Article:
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IRS May Get Help Catching Tax Cheats

One revenue-raising strategy unveiled in President Barack Obama’s budget proposal on Monday calls for beefing up the Internal Revenue Service’s enforcement efforts. That could mean increased scrutiny on individual tax returns, especially for small business owners.


The president’s budget plan would increase the IRS’s budget next year to $12.8 billion, about $950 million more than the 2012 budget, with the goal of ramping up collections from individuals and business that are behind on federal and state taxes or that owe government loans. The bulk of this money would be part of a program to prevent tax evasion and cheating and to update the IRS’s data system, according to the proposal. The reforms call for increasing collection by more than $2 billion over the next 10 years, much of that owed to states. The enforcement program should return $5 for each additional IRS dollar spent, according to the proposal. The IRS did not respond to requests for comment.

For taxpayers, the changes could mean more audits of individual tax returns, with an emphasis on small business owners, says Patrick Cox, CEO of tax Self-employed taxpayers who are responsible for reporting their own income could see increased scrutiny on how they document their earnings and file for certain tax credits or deductions, says Cox. Because their tax returns are often more complicated than most individuals—they tend to require additional forms for credits and deductions and more documentation, such as receipts of business expenses—there is more room for those taxpayers to make a mistake on their returns, experts say. “Ultimately that means a larger burden in dealing with the government,” says Cox.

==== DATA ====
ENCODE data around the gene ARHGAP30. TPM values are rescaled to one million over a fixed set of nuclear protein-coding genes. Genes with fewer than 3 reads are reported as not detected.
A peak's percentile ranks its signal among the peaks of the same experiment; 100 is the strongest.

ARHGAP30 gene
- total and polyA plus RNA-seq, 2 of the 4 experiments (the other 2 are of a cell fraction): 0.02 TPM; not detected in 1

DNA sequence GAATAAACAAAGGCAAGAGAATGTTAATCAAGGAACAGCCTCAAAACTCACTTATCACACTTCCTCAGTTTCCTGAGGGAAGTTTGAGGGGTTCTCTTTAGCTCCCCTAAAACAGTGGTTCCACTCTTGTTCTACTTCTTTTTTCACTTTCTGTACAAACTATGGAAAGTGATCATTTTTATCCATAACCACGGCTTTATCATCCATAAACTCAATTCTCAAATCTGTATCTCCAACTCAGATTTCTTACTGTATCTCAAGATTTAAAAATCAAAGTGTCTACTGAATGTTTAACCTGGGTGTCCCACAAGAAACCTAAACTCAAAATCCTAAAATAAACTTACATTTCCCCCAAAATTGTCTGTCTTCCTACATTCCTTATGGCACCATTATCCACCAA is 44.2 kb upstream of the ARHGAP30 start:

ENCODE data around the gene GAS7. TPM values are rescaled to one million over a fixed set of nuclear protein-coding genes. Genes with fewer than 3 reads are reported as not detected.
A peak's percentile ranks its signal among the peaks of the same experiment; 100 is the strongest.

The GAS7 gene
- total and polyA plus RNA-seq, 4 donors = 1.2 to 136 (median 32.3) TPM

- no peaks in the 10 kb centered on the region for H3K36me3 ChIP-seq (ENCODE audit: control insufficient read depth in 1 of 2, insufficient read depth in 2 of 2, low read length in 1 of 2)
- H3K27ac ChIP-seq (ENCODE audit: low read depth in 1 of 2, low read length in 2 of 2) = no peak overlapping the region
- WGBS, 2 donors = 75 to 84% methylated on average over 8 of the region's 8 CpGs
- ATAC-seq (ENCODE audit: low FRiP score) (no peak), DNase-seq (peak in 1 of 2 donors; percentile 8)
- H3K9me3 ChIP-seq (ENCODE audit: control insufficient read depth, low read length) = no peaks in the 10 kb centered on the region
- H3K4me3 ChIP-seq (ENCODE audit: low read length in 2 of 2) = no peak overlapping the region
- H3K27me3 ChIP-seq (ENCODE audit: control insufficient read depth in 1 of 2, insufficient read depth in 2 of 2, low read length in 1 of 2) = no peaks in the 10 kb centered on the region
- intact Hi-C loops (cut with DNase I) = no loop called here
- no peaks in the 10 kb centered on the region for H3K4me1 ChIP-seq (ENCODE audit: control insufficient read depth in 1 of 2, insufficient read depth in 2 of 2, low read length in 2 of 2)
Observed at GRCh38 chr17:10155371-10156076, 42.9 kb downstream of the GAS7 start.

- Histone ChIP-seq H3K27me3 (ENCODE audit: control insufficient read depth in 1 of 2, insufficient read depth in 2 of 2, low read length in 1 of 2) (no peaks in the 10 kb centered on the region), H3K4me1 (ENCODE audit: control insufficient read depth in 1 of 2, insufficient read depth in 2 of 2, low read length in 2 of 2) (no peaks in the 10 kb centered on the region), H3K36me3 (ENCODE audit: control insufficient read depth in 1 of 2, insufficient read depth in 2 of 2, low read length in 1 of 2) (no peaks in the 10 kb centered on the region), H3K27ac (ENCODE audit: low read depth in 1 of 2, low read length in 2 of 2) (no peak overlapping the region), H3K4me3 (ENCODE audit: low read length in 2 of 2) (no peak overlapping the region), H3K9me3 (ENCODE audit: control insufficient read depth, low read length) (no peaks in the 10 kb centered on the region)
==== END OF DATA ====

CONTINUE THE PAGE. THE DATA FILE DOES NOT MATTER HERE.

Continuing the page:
The new efforts would come at a time when the Treasury Department is cracking down on offshore tax dodging and conducting more audits on higher earners. Tax payers can take several steps to avoid an IRS audit, from explaining unusual deductions to watching what they post online. Among other tax changes, Mr. Obama proposed letting the Bush-era tax cuts expire for households making more than $250,000 a year and individuals earning more than $200,000 a year. He also backed a 30% tax on incomes of more than $1 million, also known as the so-called Buffett rule.


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About The Tax Blog

  • The Tax Blog brings together a team of award-winning tax journalists from the Dow Jones network and around the web to examine the tax issues, changes and legislation that affect families, investors and small business owners. Our contributors include Tax Report columnist Laura Saunders (WSJ), Tax Guy columnist Bill Bischoff and senior reporter Jilian Mincer (, retirement-focused reporter Anne Tergesen (WSJ), wealth management writer Arden Dale (Dow Jones Newswires), TaxWatch columnist Eva Rosenberg and personal finance reporter Andrea Coombes (MarketWatch), and reporter Alyssa Abkowitz (SmartMoney). They’ll provide the latest news and insight, mine the tax code for tips and loopholes, and answer your questions about tricky tax situations. Contact the The Tax Blog with ideas, suggestions or tax questions at